Movie Reviews
Gilroy, Clooney Deliver Sharp Michael Clayton (2008 Oscar Winner)
By Leroy Douresseaux
March 22, 2008 - 12:06

Writer(s): Tony Gilroy
Starring: George Clooney, Tom Wilkinson, Tilda Swinton, Sydney Pollack, Michael O’Keefe, Austin Williams, Ken Howard, Robert Prescott, Terry Serpico, Sean Cullen, David Lansbury
Directed by: Tony Gilroy
Produced by: Jennifer Fox, Kerry Orent, Sydney Pollack, Steve Samuels
Running Time: 2 hours
Rating: R


Michael Clayton (2007)
Starring:  George Clooney, Tom Wilkinson, Tilda Swinton, Sydney Pollack, Michael O’Keefe, Austin Williams, Ken Howard, Robert Prescott, Terry Serpico, Sean Cullen, and David Lansbury
  Tony Gilroy
PRODUCERS:  Jennifer Fox, Kerry Orent, Sydney Pollack, and Steve Samuels
GENRES:  Drama, Thriller
RATING:  MPAA – R for language including some sexual dialogue
DISTRIBUTION:  Warner Bros. Pictures

In screenwriter Tony Gilroy’s Michael Clayton, his debut as a film director, a burned out corporate lawyer who has built a career on cleaning up his clients’ messes faces his biggest mess when a guilt-ridden colleague threatens the settlement of a multi-million-dollar case.  Gilroy is best known for writing the three Jason Bourne films, including most recently, The Bourne Ultimatum.

Tom Wilkinson (background) and George Clooney in an early scene from the film.

Michael Clayton (George Clooney) is an in-house “fixer” or “bagman” at Kenner, Bach & Ledeen, one of the largest corporate law firms in New York. A former criminal prosecutor, Clayton is burned out and hardly content with his job as a fixer, but his divorce, a failed business venture, and mounting debt have left Clayton inextricably tied to the firm.  The firm is defending U/North (United Northfield) a giant corporation in a multimillion dollar class action lawsuit, but Kenner, Bach & Ledeen’s brilliant litigator, Arthur Edens (Tom Wilkinson), has a meltdown that threatens to upend a potential settlement entirely in favor of the plaintiffs against U/North.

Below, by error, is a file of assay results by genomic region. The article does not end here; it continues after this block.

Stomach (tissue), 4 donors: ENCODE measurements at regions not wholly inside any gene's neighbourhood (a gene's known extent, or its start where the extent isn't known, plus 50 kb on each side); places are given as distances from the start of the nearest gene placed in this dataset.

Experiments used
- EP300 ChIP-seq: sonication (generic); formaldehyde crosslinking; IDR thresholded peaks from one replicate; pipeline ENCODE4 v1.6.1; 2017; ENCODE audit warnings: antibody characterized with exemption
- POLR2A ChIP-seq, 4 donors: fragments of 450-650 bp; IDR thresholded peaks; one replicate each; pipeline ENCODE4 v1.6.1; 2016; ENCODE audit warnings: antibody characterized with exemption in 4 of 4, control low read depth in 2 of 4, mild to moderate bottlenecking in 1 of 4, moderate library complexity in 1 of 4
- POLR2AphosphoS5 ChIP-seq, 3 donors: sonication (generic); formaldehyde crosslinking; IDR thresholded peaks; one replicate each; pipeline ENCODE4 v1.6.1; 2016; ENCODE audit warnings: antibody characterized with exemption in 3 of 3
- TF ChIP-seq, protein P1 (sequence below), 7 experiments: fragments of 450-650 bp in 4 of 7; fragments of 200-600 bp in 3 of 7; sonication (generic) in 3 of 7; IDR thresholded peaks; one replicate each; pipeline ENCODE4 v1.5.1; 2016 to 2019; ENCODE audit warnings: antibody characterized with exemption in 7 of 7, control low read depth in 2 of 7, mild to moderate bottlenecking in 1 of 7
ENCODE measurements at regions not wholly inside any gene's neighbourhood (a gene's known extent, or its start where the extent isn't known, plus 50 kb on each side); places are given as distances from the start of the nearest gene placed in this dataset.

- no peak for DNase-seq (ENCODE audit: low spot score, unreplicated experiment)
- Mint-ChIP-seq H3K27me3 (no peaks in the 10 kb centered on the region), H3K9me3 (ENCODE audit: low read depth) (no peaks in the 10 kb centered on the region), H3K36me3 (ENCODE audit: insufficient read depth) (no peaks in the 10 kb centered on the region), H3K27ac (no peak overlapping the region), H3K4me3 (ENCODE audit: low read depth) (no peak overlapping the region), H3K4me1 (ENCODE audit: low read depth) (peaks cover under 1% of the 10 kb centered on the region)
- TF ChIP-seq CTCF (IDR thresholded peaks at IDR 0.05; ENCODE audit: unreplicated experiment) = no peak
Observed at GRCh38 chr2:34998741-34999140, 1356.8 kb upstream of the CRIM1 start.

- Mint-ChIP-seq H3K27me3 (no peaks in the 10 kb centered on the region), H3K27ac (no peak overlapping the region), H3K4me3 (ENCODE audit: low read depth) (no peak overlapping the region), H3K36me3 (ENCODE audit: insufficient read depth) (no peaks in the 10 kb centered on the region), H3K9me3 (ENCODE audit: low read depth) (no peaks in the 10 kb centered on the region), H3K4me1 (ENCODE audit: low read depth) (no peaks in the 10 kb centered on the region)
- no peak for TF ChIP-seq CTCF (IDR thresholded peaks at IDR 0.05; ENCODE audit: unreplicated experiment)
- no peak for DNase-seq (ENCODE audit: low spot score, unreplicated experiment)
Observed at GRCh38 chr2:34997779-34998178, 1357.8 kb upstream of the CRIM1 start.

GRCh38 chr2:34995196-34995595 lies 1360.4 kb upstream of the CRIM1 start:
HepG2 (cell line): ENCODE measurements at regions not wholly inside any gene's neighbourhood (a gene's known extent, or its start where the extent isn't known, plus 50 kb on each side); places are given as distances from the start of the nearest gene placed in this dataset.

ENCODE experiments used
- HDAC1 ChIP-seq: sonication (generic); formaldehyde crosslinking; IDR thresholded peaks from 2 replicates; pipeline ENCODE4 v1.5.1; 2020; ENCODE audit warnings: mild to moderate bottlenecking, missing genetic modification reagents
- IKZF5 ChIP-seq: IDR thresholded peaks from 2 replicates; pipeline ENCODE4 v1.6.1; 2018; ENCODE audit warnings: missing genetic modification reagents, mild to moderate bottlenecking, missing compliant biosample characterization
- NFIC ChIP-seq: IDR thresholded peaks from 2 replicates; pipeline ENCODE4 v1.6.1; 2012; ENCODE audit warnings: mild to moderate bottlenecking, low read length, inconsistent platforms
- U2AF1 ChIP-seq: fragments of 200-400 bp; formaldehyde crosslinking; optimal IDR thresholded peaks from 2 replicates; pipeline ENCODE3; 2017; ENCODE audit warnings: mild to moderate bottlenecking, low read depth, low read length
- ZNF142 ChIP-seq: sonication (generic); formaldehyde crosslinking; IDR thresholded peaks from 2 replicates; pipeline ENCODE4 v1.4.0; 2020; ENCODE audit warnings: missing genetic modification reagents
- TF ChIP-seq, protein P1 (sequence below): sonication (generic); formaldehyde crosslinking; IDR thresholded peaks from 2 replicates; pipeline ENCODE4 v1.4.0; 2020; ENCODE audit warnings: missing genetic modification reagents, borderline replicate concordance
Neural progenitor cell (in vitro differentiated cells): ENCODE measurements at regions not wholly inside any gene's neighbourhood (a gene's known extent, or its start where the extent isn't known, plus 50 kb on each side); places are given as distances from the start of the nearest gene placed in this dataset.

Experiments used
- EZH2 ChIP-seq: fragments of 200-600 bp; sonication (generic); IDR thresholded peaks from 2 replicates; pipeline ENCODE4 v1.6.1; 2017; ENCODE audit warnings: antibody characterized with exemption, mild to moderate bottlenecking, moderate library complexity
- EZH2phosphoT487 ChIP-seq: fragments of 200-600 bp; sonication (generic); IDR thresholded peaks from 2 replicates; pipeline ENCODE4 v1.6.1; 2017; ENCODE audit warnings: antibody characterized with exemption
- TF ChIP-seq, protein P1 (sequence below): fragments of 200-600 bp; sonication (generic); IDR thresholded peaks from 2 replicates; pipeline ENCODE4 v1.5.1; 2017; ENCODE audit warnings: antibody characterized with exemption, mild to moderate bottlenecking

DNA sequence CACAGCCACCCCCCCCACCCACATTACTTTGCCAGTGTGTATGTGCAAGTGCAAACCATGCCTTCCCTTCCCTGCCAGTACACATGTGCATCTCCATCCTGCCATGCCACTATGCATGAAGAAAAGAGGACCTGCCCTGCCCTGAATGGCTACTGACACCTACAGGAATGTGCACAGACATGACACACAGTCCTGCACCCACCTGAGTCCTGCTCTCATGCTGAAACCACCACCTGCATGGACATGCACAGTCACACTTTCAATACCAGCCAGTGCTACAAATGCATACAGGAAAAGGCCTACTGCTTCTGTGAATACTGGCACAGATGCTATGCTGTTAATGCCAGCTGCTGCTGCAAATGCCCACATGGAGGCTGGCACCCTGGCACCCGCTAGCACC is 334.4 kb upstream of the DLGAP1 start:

Clayton faces the biggest challenge of his career and life to reign in Edens.  Meanwhile, U/North’s general counsel, Karen Crowder (Tilda Swinton), who operates on a hair-trigger, knows that her career rests on the multi-million dollar settlement that once seemed to be heading to a successful conclusion for U/North.  Edens’ rogue status means that Crowder may have to take matters into her own ruthless hands.

Keep it together, sistah! Tilda Swinton in a moment that helped win an Oscar.

At one point in Michael Clayton, Sydney Pollack’s Marty Bach says, “People are fucking incomprehensible,” and that seems to be one of the dominant themes of Gilroy’s absolutely gripping legal thriller.  Sure, Michael Clayton is an exposé of what evil corporations can do (poison their customers) and the way corporate law firms help them get away with it.  The greed, the lies, and the under-the-table murder-for-hire deals are in evidence here, and while we’ve seen this in other muckraking dramas, what sets Michael Clayton apart is that we’re watching a film about people and not just characters.

It is in these people we see both the beauty and ugliness of humanity.  We can admire how George Clooney’s Michael Clayton chases his ideals even if no one else believes in them or even if those ideals are the antithesis of others’ beliefs.  The manner in which Gilroy tackles such mature themes through his star Clooney makes this an accomplished movie for adults.  It’s a crackling delight full of standout performances including Tom Wilkinson’s Oscar-nominated turn as Arthur Edens and Tilda Swinton’s Oscar-winning performance as the neurotic viper Karen Crowder.

And Clooney: what can I say?  He’s a movie star in the Old Hollywood tradition and also an exceptional actor that modern American filmmaking would be lost without.


2008 Academy Awards:  1 win for “Best Performance by Actress in a Supporting Role” (Tilda Swinton); 6 nominations:  “Best Achievement in Directing,” “Best Achievement in Music Written for Motion Pictures, Original Score” (James Newton Howard), “Best Motion Picture of the Year” (Sydney Pollack, Jennifer Fox, and Kerry Orent), “Best Performance by an Actor in a Leading Role” (George Clooney), “Best Performance by an Actor in a Supporting Role” (Tom Wilkinson), “Best Writing, Screenplay Written Directly for the Screen”


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